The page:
Fearing his defeat in NA 55, Rashid was also contesting from NA 56, another constituency in Rawalpindi. I happened to meet Rashid three days before elections. Defeat was written on his face.
For the fear of bomb blasts, I travel by taxi instead of public buss. Though taxi is no guarantee yet it helps get a sense of security even if it is false. Every time I would take a taxi before elections, I would question the driver: ’who gonna win Rawalpindi’. Every time, literally every time, the answer was same: ’whoever but no chance for this b@*!@^d Rashid’.
Long before TV channels had announced, Rawalpindi residents on the evening of February 18, had found out that Rashid had lost in both constituencies. In first-past-the-post system, like Britain, Rashid was not even runners up. It was PML (N) candidates, winning both constituencies while PPP-men were runners up.
Rashid was not the only victim of voters’ wrath. Another 22 ministers, including president of pro-Musharraf PML (Q), Shujaat Hussein had lost. Like Rashid, Shujaat also lost from two constituencies. By next morning, it was clear that PML (Q) had lost.
An accompanying pleasant surprise was the crushing defeat of fundamentalists. In 2002 elections, fundamentalists had emerged as third largest force bagging 66 National Assembly seats while forming their government in Frontier province (NWFP). They had clean swept NWFP in 2002. This time they were swept aside themselves. Only three seats in National Assembly.
In NWFP, it was secular nationalist Peoples National Party (ANP) that had emerged as largest party while Bhutto’s PPP as second largest. The ANP claims the legacy of Ghaffar Khan, known as Frontier Gandhi. Traditionally, NWFP has been a stronghold of ANP that used to be proud of anti-imperialism, secularism and Pashtun-nationalism. Until 1980s, pro-Moscow Communist Party of Pakistan (legally banned in Pakistan since 1951) used to work inside ANP’s predecessor (NAP or National Peoples Party). The ANP in 1990s, joined hands with right-wing PML (N) to build a coalition government. The ANP ministers proved no different when it came to corruption and financial scandals. By now, it had also given up any pretext of anti imperialism and had reconciled itself with End-of-History mantra. In the wake of S11, ANP instead of opposing US invasion of Afghanistan, lent it full support. The fundamentalists vehemently opposed it. The NWFP, country’s third largest province, is inhabited by Pashtun (largest ethnic group in Afghanistan). Hence, tribal population in NWFP saw it as an attack on Pashtuns. Fundamentalists cashed on both religious and nationalist sentiments. They portrayed it as a battle between Islam and ’Christian West’. The ANP, already discredited owing to the corruption of its ministers, by now had also build itself an image of the US pawn. Hence, it was decimated in 2002 elections. It did not win even as a single mandate for National assembly. This time, it has ten mandates in National Assembly, emerging as fifth largest party in National Assembly.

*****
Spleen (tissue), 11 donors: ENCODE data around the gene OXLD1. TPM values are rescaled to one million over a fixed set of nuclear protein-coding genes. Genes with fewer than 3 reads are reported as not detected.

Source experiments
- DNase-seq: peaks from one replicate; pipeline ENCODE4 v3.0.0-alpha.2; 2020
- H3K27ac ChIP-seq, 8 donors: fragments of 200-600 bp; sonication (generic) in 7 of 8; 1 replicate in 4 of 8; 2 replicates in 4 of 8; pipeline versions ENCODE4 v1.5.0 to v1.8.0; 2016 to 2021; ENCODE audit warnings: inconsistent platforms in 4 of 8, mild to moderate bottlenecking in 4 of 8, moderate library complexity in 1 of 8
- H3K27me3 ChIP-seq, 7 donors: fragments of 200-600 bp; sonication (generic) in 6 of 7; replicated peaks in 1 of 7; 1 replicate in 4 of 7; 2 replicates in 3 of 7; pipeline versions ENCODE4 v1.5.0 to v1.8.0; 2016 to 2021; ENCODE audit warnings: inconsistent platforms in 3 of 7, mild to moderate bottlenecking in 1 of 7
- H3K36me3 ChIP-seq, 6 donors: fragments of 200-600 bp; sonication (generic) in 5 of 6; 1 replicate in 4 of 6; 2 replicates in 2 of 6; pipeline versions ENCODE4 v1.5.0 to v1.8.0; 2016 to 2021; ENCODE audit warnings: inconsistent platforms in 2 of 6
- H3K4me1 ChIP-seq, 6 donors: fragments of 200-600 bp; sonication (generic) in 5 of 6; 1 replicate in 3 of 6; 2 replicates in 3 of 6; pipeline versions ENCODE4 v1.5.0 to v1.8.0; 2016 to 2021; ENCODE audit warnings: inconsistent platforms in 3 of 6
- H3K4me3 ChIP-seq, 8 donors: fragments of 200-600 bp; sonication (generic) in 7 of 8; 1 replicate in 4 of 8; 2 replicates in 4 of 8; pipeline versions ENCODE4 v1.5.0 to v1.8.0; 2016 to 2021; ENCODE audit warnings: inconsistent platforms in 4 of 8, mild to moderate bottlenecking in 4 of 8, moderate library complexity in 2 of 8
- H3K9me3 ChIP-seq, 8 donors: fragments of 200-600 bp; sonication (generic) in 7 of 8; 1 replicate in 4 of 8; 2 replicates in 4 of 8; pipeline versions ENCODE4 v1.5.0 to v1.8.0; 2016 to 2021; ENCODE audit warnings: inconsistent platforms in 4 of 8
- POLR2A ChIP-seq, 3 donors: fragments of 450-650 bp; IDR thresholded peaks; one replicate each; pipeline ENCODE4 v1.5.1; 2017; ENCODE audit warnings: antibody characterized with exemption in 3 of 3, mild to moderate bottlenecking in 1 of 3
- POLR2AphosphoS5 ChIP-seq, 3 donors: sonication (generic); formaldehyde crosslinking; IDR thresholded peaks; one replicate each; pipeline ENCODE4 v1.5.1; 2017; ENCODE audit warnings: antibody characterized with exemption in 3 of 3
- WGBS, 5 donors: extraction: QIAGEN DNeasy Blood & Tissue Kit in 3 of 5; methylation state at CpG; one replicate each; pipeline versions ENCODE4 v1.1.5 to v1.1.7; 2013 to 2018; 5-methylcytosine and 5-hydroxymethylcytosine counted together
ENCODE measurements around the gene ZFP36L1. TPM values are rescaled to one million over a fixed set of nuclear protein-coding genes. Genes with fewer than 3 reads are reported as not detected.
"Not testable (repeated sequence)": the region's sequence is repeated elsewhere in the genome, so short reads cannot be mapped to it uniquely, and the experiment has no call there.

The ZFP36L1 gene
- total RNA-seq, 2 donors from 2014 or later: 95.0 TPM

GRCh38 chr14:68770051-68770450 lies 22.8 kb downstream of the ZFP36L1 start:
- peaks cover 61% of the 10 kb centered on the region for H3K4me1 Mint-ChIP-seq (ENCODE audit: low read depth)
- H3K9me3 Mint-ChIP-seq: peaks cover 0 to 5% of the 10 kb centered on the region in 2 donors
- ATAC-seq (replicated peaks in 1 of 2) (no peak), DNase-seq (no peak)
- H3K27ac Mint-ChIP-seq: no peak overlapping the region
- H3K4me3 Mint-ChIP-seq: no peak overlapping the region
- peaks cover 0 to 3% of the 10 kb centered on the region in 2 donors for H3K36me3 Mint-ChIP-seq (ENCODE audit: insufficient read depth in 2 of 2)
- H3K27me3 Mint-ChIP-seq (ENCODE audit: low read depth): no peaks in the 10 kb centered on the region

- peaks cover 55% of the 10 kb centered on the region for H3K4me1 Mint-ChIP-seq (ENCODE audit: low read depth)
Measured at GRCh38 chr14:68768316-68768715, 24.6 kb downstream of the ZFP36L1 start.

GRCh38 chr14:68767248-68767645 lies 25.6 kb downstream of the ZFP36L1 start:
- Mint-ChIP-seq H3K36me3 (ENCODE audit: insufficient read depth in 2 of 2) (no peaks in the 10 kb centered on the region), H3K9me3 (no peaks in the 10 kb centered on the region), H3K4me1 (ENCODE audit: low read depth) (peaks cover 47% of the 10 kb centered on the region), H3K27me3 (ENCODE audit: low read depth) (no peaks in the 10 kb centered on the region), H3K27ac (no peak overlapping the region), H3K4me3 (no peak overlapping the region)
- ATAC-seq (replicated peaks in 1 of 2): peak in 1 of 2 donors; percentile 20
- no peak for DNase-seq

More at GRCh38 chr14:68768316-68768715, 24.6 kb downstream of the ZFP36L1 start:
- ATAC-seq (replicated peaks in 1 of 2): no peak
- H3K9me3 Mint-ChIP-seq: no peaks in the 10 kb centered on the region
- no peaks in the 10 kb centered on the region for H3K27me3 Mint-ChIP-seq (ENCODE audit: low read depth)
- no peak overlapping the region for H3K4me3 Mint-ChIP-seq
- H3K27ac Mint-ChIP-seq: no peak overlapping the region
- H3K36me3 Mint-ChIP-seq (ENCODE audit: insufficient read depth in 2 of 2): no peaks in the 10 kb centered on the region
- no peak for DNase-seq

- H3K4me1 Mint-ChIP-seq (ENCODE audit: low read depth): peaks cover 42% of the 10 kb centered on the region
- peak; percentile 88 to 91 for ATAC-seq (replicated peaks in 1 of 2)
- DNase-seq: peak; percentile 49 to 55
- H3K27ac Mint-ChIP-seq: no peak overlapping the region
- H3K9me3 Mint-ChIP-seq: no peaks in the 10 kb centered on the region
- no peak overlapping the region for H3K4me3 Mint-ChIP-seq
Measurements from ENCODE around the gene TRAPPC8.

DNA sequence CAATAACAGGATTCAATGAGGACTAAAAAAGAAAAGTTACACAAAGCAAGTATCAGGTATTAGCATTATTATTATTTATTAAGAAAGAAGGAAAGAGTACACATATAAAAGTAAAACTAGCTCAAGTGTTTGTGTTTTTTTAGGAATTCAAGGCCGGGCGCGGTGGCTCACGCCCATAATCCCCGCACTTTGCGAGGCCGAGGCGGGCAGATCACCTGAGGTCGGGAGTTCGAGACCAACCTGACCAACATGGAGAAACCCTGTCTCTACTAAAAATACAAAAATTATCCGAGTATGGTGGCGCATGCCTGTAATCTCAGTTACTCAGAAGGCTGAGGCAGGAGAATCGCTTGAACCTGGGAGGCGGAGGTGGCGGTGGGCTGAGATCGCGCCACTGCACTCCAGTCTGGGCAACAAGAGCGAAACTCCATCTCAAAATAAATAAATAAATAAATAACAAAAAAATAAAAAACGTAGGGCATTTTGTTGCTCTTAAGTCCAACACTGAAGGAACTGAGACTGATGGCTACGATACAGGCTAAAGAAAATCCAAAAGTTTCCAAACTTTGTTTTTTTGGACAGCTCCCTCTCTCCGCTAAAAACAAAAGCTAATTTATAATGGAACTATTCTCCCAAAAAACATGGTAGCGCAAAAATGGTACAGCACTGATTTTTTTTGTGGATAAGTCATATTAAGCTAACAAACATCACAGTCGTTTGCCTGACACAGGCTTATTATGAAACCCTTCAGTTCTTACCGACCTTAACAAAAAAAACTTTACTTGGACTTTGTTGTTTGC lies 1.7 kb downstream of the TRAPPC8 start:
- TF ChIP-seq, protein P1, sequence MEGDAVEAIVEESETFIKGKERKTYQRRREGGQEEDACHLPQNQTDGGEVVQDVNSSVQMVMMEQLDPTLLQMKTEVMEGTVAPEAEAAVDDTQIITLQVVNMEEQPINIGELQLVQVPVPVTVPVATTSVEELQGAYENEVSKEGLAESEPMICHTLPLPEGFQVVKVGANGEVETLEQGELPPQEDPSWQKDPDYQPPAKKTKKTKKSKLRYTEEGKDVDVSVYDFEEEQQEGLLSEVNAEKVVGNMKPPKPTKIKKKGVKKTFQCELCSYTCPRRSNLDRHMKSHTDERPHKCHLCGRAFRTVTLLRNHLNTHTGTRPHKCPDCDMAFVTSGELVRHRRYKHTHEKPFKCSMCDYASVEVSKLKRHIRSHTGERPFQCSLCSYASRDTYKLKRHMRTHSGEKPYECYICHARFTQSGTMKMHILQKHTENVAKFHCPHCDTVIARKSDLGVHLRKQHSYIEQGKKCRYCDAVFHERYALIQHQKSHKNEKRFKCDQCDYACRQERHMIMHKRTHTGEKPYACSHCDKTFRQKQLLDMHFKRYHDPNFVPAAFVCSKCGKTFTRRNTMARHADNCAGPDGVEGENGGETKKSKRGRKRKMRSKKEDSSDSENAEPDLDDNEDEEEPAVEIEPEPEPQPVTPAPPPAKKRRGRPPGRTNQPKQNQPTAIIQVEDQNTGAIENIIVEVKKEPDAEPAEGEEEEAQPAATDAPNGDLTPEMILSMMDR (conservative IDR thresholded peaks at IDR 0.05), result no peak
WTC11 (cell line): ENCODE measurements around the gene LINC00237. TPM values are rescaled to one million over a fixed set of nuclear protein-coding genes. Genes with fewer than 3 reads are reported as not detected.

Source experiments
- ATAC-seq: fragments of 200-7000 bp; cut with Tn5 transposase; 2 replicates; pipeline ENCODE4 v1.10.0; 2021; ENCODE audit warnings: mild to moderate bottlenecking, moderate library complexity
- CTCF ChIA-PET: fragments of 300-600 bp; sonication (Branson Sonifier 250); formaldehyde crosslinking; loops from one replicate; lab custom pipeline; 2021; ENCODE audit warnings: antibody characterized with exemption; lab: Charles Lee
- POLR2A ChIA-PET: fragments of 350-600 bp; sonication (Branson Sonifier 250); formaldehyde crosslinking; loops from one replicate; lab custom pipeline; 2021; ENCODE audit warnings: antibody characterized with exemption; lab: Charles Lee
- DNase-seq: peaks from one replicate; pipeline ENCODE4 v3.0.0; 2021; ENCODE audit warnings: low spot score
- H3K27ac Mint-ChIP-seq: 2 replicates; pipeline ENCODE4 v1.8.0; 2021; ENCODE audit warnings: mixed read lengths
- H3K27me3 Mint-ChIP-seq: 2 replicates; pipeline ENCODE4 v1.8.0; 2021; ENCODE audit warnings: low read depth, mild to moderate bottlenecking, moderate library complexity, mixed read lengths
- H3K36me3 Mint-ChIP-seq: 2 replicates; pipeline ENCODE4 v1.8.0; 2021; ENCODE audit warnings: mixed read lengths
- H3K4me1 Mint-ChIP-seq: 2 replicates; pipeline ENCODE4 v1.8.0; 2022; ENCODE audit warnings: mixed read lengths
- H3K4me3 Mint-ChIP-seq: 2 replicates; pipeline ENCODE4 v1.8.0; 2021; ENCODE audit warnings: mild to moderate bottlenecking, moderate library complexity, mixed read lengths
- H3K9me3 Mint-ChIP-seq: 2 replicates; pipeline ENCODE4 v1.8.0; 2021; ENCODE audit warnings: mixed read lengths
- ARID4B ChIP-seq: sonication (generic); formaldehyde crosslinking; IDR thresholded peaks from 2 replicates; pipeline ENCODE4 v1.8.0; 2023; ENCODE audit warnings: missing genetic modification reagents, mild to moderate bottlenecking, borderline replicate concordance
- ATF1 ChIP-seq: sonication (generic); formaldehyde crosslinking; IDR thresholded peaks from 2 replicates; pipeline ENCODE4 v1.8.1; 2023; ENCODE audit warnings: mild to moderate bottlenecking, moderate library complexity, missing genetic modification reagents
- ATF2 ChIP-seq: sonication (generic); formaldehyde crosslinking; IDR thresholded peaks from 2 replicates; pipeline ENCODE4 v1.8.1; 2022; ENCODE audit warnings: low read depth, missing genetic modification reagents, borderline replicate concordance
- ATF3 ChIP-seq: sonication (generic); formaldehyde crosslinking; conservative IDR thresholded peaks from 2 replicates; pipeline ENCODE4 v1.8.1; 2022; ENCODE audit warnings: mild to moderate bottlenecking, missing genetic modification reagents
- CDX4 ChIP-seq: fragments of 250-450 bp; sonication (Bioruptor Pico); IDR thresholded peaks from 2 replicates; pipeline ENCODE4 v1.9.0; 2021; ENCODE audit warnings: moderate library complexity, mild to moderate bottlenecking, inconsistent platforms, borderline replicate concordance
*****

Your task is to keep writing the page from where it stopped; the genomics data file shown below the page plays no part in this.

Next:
The largest in National Assembly, bagging 87 seats out of 272, is Bhutto’s PPP that emerged strongest in Sindh, Bhuttos’ home province. However, it was the only party that showed strong presence in all four provinces. Not so distant runners up was PML (N), bagging 67 National Assembly seats but emerging as largest party in Punjab, country’s biggest province. In Balochistan, PML (Q) got maximum seats but failed to muster simple majority. Most likely, PPP will be able to build a coalition government here.
The left in Pakistan, never a strong force in electoral politics, was further marginalized. Last time, member of a Trotskyist group, entrist in PPP, had a member elected to National Assembly as PPP candidate. He badly lost this time. The constituents of AJT, an alliance of all major left formations including Trotskyist Labour Party, had joined APDM. The APDM, an alliance of 25 parties including extreme right to extreme left, had announced a boycott of elections on the plea that elections would help Musharraf regime survive. Prior to the murder of Benazir, their campaign was picking up but the situation, it seems, radically changed after the tragic assassination. It generated a sympathy wave for PPP that also translated into high turn out despite threats of suicide bombings.
At the time of filing this report, negotiations are going between movers and shakers. The US, also shocked at election results, is pushing PPP to build a coalition government with pro-Musharraf forces while helping Musharraf stay in power. The PPP, has not taken a clear stand on impeaching Musharraf while Nawaz Sharif and media are demanding his resignation. Given the mood in Pakistan, any party going with Musharraf will be finding it hard to find a place in future political scenario here in Pakistan. Meantime, rumours are making headlines that Musharraf is resigning. (ends)